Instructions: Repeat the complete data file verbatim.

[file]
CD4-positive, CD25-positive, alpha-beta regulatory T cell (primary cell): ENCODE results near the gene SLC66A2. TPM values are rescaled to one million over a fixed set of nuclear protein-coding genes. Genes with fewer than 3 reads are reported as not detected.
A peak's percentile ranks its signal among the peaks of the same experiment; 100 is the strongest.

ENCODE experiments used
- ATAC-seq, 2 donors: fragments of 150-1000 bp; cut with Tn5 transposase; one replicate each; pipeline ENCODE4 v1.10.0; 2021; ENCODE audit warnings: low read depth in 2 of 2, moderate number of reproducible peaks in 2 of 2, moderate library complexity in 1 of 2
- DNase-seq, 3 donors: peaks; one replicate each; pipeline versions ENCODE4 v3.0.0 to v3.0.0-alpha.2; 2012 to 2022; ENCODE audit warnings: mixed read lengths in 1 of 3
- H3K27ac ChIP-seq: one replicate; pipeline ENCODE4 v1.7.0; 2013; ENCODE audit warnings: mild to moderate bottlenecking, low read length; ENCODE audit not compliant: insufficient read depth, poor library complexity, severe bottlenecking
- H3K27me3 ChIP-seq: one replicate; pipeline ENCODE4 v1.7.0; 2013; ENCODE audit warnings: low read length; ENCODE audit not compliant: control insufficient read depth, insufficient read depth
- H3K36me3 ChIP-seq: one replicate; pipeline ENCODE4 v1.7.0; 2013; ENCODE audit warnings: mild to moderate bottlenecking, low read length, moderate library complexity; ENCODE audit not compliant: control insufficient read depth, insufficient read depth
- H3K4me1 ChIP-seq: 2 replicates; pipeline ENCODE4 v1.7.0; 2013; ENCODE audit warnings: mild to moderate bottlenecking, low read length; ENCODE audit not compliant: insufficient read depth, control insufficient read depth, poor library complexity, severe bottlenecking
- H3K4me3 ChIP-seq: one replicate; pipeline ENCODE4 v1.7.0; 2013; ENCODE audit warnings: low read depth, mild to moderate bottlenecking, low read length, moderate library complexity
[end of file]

CD4-positive, CD25-positive, alpha-beta regulatory T cell (primary cell): ENCODE results near the gene SLC66A2. TPM values are rescaled to one million over a fixed set of nuclear protein-coding genes. Genes with fewer than 3 reads are reported as not detected.
A peak's percentile ranks its signal among the peaks of the same experiment; 100 is the strongest.

ENCODE experiments used
- ATAC-seq, 2 donors: fragments of 150-1000 bp; cut with Tn5 transposase; one replicate each; pipeline ENCODE4 v1.10.0; 2021; ENCODE audit warnings: low read depth in 2 of 2, moderate number of reproducible peaks in 2 of 2, moderate library complexity in 1 of 2
- DNase-seq, 3 donors: peaks; one replicate each; pipeline versions ENCODE4 v3.0.0 to v3.0.0-alpha.2; 2012 to 2022; ENCODE audit warnings: mixed read lengths in 1 of 3
- H3K27ac ChIP-seq: one replicate; pipeline ENCODE4 v1.7.0; 2013; ENCODE audit warnings: mild to moderate bottlenecking, low read length; ENCODE audit not compliant: insufficient read depth, poor library complexity, severe bottlenecking
- H3K27me3 ChIP-seq: one replicate; pipeline ENCODE4 v1.7.0; 2013; ENCODE audit warnings: low read length; ENCODE audit not compliant: control insufficient read depth, insufficient read depth
- H3K36me3 ChIP-seq: one replicate; pipeline ENCODE4 v1.7.0; 2013; ENCODE audit warnings: mild to moderate bottlenecking, low read length, moderate library complexity; ENCODE audit not compliant: control insufficient read depth, insufficient read depth
- H3K4me1 ChIP-seq: 2 replicates; pipeline ENCODE4 v1.7.0; 2013; ENCODE audit warnings: mild to moderate bottlenecking, low read length; ENCODE audit not compliant: insufficient read depth, control insufficient read depth, poor library complexity, severe bottlenecking
- H3K4me3 ChIP-seq: one replicate; pipeline ENCODE4 v1.7.0; 2013; ENCODE audit warnings: low read depth, mild to moderate bottlenecking, low read length, moderate library complexity